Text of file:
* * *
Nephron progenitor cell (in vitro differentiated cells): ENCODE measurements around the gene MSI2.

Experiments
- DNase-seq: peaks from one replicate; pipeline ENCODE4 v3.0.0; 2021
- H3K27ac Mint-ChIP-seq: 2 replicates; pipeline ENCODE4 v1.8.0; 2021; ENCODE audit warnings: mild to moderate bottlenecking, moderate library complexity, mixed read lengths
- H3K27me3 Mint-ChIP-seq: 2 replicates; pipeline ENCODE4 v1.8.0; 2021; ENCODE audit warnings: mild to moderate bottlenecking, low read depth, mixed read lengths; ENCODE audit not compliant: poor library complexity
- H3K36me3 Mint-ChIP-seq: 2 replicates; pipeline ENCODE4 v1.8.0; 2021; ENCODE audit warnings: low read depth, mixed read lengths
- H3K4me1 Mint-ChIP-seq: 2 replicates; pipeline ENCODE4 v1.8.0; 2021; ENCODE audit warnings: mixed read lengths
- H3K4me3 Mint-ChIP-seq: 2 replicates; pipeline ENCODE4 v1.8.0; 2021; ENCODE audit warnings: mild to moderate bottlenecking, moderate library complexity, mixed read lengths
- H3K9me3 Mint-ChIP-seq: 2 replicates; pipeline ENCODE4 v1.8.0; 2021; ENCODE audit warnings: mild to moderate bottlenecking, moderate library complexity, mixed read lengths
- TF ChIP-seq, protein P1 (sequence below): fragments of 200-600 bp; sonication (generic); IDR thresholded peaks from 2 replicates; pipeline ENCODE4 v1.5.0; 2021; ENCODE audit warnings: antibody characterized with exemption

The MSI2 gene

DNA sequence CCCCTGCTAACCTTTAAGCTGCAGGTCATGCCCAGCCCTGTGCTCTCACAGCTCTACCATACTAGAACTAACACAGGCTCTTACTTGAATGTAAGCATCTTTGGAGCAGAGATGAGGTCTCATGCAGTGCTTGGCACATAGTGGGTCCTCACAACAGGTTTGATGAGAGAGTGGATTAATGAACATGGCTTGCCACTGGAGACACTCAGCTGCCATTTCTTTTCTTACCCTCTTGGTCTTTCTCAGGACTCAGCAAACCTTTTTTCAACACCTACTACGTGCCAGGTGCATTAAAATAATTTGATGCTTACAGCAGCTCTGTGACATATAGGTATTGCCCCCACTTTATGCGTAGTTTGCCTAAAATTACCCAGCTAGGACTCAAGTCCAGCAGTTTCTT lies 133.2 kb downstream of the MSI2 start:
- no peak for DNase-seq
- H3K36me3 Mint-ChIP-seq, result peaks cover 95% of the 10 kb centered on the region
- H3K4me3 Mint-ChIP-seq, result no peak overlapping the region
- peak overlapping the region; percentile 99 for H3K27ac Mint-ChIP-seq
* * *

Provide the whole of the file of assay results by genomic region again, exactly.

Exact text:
Nephron progenitor cell (in vitro differentiated cells): ENCODE measurements around the gene MSI2.

Experiments
- DNase-seq: peaks from one replicate; pipeline ENCODE4 v3.0.0; 2021
- H3K27ac Mint-ChIP-seq: 2 replicates; pipeline ENCODE4 v1.8.0; 2021; ENCODE audit warnings: mild to moderate bottlenecking, moderate library complexity, mixed read lengths
- H3K27me3 Mint-ChIP-seq: 2 replicates; pipeline ENCODE4 v1.8.0; 2021; ENCODE audit warnings: mild to moderate bottlenecking, low read depth, mixed read lengths; ENCODE audit not compliant: poor library complexity
- H3K36me3 Mint-ChIP-seq: 2 replicates; pipeline ENCODE4 v1.8.0; 2021; ENCODE audit warnings: low read depth, mixed read lengths
- H3K4me1 Mint-ChIP-seq: 2 replicates; pipeline ENCODE4 v1.8.0; 2021; ENCODE audit warnings: mixed read lengths
- H3K4me3 Mint-ChIP-seq: 2 replicates; pipeline ENCODE4 v1.8.0; 2021; ENCODE audit warnings: mild to moderate bottlenecking, moderate library complexity, mixed read lengths
- H3K9me3 Mint-ChIP-seq: 2 replicates; pipeline ENCODE4 v1.8.0; 2021; ENCODE audit warnings: mild to moderate bottlenecking, moderate library complexity, mixed read lengths
- TF ChIP-seq, protein P1 (sequence below): fragments of 200-600 bp; sonication (generic); IDR thresholded peaks from 2 replicates; pipeline ENCODE4 v1.5.0; 2021; ENCODE audit warnings: antibody characterized with exemption

The MSI2 gene

DNA sequence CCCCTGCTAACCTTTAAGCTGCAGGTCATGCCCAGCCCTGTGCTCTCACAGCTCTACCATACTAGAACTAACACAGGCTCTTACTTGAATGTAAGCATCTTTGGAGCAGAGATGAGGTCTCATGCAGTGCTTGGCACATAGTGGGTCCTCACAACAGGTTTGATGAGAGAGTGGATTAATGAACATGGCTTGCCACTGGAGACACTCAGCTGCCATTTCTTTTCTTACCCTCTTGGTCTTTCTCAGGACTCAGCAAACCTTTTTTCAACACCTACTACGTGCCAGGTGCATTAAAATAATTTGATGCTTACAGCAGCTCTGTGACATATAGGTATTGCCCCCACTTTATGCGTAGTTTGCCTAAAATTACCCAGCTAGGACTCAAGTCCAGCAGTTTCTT lies 133.2 kb downstream of the MSI2 start:
- no peak for DNase-seq
- H3K36me3 Mint-ChIP-seq, result peaks cover 95% of the 10 kb centered on the region
- H3K4me3 Mint-ChIP-seq, result no peak overlapping the region
- peak overlapping the region; percentile 99 for H3K27ac Mint-ChIP-seq